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New rulemaking silently impacts the right to hear local FM radio without harmful interference

WASHINGTON, DC, JULY 15, 2019—The LPFM Coalition, today, filed a Petition for Reconsideration to address FCC rulemaking [corrected link] that amends Part 74 of the rules regarding FM translator interference. Translators are unattended FM facilities licensed to broadcasters to 'repeat' an existing station on different frequencies. This FCC rulemaking threatens to change protections the public has long enjoyed, putting an individual’s right to address interference caused by repeater stations at risk.

Currently, these designated repeater stations must respond to FCC complaints from any listener reporting that they harm reception to FM stations originating programming locally. If repeater station can not fix the interference, they must shut down.

The new FCC rules would block millions of Americans from the right they now have to stop interference on the FM stations they prefer. The FCC rule change allows a single complaint from any one building. While those in single family homes can complain at will, those in multi-family and high rise buildings will lose individual rights. And, their individual voices will be ignored by the FCC.

“Listeners would become disenfranchised from their constitutional right to request redress when suffering from interference,” says the Petition for Reconsideration filed at the FCC today by the LPFM Coalition.

From luxury towers to low-income housing, this rulemaking impacts any radio listener not living in a single-family home. However, this disenfranchisement may be more broadly felt in senior communities, low-income housing, and by those dependent on the radio for native language programing, news, and emergency information.

“It’s unacceptable that the FCC would ignore complaints from millions of people of color in urban areas and college students who are more likely to live in large apartment buildings. Their right to listen to community and college radio without interference should be prioritized and included in any complaints about encroaching translators,” said coalition member, Vanessa Maria Graber, Station Manager of WPPM-LP in Philadelphia.

The LPFM Coalition brings together 113 hyper-local low power FM stations and their advocates, as they seek to protect hard-won rights under the Local Community Radio Act of 2010.

In addition to “misstatements and mistaken attributions” the Coalition found that the FCC failed to meet certain statutory requirements, and that this failure will require remedy. Among those are items are:

1. The “One Building / One Complaint” rule which would “officially ignore all but the first listener complaint from a single building, no matter how large, how tall or how wide the building is.” This would result in all complaints, other than the first one, being summarily dismissed from locations like a college dormitory, low-income housing building, luxury tower, or a home for the elderly.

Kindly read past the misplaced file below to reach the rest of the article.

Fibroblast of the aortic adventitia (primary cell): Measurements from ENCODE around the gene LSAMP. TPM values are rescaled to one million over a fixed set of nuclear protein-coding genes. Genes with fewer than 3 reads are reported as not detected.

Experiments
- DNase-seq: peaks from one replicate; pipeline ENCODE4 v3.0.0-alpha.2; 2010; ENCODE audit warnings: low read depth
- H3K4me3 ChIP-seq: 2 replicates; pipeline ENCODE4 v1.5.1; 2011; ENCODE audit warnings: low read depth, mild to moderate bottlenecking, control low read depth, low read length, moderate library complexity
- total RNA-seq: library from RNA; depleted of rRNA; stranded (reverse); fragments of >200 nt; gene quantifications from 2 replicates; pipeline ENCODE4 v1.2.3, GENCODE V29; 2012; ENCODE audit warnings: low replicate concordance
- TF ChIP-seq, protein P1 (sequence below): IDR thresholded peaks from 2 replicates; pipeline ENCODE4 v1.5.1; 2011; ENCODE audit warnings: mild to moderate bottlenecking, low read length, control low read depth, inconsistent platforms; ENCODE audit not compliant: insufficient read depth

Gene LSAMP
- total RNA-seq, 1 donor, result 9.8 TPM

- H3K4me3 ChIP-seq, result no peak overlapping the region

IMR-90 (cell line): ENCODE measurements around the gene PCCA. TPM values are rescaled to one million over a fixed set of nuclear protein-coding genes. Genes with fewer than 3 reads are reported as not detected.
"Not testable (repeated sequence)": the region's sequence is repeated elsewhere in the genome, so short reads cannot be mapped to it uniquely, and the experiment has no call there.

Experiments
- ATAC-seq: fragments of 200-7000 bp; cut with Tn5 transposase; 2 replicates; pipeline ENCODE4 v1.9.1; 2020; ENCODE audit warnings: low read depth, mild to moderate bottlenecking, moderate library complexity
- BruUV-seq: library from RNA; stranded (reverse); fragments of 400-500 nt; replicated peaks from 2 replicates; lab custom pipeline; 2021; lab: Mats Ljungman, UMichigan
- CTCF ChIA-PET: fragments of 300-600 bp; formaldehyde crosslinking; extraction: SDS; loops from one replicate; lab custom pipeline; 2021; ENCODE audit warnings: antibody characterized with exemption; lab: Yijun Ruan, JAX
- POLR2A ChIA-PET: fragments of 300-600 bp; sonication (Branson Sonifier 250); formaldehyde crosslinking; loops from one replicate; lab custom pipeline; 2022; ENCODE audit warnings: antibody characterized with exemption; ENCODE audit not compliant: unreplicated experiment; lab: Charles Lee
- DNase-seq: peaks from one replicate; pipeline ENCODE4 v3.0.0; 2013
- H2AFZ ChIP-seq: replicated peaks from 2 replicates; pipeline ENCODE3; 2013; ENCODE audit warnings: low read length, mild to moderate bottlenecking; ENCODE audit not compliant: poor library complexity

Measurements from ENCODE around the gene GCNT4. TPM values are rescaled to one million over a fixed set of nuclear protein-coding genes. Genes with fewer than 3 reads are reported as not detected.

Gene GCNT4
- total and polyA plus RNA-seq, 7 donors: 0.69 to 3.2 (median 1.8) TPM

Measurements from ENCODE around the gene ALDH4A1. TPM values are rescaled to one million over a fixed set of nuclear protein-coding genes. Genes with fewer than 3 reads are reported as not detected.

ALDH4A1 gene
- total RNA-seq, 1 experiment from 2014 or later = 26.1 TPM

2. The FCC illegally imposes new rules on old interference disputes. After what is often a months-long attempt to eliminate interference, listeners and their favorite stations will suddenly have the rule shifted to make it harder for them to get relief from interference. This violates the Administrative Procedure Act, which bars such retroactive rulemaking by Federal agencies.

3. The FCC contradicts itself regarding FM Translator preclusion showing requirements. The Administrative Procedure does not allow for internally inconsistent and illogical regulation. 4. This illogic leads to violations of the Local Community Radio Act of 2010, which mandates efforts to develop community-based low power radio stations (aka “LPFM”) to meet the fundamental media needs of local areas. The FM band is more crowded than ever at a time when the same content is often repeated on more channels. This undermines the efforts to foster hyper-local stations by making spectrum impossible to find in many well-populated areas. Illogical regulations that hinder LPFM development run contrary to the Act’s purposes.

“As the demand for spectrum continues to increase, prioritizing translators—new to the FM band—over stations that originate local programming, is a mis-application of the current rules and neither serves the local public interest or passes the common sense test.” said coalition advisor Clay Leander.

About LPFM Coalition: The LPFM Coalition seeks to advocate on behalf of existing and future LPFM stations to ensure protections afforded under the Local Community Radio Act are enacted within the FCC rulemaking framework. Formed in 2018, this group works on an ad-hoc basis to safeguard the equal treatment of local-originating LPFM stations.


Ad-hoc LPFM Coalition Petition for Reconsideration as filed488.36 KB